It was pretty easy to pick up on The RoHawks’ excitement on Stop Build Day. There were no panicked rushing and pressure for fixing the last piece. Instead, it was a night of lively discussion, fun practice and tasty pizza.
When I joined, the team was talking about the robot’s name. Assistant Principal, Lisa Siegmann, explained this was, “in part to honor the founding teacher at HCHS who scraped together the very first RoHawks team four years ago, math teacher Ms. Carolyn Mayadas who passed away this fall.” After this sweet tribute, I talked to the students about their season.
“What’s really awesome is it’s actually a complete robot. Everything about it works. Everything about it can play the game,” said co-captain Axel. Rachel, their other captain noted, “in the past we’ve been nowhere near this point with the robot on stop build day and working until midnight, tweaking things and not feeling fully confident about them.”
What made this year so different? The captains explained how the team implemented a much more structured process with the build. “Generally we say this works and start making it. The year we dedicated a couple of weeks to making prototypes,” said Axel. After the team continued to evaluate and improve until they had a final prototype a few weeks back. Then starting from scratch, they made a concerted process to CAD and document what they did.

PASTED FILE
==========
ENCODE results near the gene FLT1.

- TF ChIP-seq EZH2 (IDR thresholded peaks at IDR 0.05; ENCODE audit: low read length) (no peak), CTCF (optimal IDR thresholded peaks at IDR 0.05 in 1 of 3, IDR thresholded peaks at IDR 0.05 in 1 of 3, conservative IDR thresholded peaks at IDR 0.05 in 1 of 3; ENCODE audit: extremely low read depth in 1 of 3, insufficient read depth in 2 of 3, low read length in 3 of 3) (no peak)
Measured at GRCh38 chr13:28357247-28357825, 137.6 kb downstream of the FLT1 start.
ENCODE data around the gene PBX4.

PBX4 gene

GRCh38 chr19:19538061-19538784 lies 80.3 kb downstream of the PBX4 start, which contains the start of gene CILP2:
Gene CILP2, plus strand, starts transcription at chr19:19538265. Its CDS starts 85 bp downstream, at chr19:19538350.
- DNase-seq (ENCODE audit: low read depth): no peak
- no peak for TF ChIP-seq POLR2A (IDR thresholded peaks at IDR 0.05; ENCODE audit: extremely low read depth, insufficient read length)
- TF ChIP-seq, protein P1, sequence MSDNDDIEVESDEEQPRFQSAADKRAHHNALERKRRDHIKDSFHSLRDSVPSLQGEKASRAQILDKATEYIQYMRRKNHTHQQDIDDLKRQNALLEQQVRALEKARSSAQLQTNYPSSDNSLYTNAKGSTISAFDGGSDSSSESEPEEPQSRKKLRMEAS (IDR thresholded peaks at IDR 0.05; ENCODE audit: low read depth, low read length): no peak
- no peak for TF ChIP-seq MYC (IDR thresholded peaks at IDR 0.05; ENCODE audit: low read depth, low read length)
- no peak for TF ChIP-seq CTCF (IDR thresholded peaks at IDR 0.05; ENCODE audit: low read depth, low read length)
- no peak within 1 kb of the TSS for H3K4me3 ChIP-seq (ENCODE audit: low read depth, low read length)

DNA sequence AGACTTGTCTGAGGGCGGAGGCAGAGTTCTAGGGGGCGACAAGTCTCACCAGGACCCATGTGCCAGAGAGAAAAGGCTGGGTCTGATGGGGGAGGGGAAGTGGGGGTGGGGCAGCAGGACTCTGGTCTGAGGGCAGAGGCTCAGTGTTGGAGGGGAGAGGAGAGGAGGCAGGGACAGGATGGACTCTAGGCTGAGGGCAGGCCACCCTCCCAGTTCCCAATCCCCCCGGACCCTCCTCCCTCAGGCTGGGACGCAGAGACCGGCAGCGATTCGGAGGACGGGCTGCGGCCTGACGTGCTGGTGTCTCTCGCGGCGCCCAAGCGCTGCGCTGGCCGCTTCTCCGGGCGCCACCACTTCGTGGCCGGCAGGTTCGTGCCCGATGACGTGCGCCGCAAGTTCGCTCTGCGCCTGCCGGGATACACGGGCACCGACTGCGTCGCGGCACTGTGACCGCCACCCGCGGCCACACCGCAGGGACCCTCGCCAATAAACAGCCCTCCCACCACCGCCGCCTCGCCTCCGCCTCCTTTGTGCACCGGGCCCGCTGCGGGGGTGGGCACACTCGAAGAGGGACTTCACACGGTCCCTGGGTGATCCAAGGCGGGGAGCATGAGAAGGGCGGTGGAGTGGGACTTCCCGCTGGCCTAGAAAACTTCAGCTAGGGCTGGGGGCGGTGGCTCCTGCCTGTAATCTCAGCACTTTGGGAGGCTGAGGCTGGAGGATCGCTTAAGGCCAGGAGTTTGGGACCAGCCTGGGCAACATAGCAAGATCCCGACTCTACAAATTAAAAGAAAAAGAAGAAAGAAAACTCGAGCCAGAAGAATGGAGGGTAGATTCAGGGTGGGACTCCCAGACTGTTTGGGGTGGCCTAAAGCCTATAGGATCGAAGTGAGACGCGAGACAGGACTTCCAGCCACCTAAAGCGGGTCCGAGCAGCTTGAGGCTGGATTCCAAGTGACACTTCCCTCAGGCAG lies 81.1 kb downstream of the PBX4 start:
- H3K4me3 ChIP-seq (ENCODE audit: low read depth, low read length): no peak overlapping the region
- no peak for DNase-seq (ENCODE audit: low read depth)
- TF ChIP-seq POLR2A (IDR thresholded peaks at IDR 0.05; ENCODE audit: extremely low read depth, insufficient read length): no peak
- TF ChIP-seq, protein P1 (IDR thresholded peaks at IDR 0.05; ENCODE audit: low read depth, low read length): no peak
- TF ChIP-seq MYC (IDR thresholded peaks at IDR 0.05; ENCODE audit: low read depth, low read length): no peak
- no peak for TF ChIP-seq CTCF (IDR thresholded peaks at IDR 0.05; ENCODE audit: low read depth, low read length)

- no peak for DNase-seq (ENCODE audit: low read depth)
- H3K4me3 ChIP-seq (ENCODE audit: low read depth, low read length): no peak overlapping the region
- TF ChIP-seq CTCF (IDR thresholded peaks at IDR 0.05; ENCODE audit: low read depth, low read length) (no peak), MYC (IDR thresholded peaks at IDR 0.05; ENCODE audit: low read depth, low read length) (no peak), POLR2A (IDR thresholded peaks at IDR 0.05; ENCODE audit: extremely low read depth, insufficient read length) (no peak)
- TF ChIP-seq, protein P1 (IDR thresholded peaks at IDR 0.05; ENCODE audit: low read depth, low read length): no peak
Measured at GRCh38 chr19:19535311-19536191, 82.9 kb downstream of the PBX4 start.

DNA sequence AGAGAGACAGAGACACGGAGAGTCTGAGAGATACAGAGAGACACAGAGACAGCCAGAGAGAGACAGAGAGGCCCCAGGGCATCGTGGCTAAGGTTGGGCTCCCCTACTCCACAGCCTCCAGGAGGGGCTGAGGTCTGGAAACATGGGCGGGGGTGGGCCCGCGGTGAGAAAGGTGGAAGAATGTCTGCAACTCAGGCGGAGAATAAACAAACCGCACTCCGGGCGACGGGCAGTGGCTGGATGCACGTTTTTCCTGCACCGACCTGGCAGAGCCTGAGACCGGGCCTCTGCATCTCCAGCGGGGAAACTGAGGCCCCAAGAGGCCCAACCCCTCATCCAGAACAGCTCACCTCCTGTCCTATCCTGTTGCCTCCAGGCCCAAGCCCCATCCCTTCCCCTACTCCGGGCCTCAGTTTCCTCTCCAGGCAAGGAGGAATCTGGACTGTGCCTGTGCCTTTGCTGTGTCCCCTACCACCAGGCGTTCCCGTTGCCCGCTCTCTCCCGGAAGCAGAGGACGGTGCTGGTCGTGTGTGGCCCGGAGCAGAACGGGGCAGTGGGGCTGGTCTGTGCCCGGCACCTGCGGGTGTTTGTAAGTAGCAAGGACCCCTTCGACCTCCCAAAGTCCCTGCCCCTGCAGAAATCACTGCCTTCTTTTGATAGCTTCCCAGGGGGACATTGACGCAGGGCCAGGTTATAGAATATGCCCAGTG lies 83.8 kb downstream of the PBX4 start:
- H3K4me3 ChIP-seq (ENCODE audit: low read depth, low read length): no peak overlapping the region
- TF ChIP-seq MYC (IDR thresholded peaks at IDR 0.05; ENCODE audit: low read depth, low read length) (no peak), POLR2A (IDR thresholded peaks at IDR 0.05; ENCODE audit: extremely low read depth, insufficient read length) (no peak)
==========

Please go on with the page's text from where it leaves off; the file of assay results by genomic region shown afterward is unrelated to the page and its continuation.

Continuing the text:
The team also followed a KISS – Keep It Simple Students – approach. Rachel said, “I feel really confident about this robot because it’s all the things that a robot should be. It’s simple. The design has only two mechanisms that work really nicely together.”
Noah, a senior in his 3rd year at FIRST and the lead programmer, echoed this point. “Last year we tried to do too much. This year was about making everything simple and elegant. We about talked about driving and there was more thought ahead of time about how to we want to set this up for the driver.” One great benefit of this approach is a sonar mechanism they have built on the robot. Using color coded lights, the driver will be able to tell the best place to shoot.
The season did bring some hiccups. No one can escape the heavy snow storms. Douglas a sophomore in his second year on the team, informed me how they lost practices and had to cancel their scrimmage at Herbert H. Lehman High School in the Bronx. “Because of the snow, trucks couldn’t come with the materials we needed. We cancelled and lost important time to for planning for the assist element.” The team also encountered an issue with the compression of the robots arms, but was able to resolve it.
Perhaps what’s made this all possible is the team itself. Noah admitted, “organization is one of the hardest things to get” but he explained how the team structured itself into mini-teams. “Everybody’s on a team – C&C team, assembly team, etc.” It allowed team members to focus on getting good at something they’re interested in.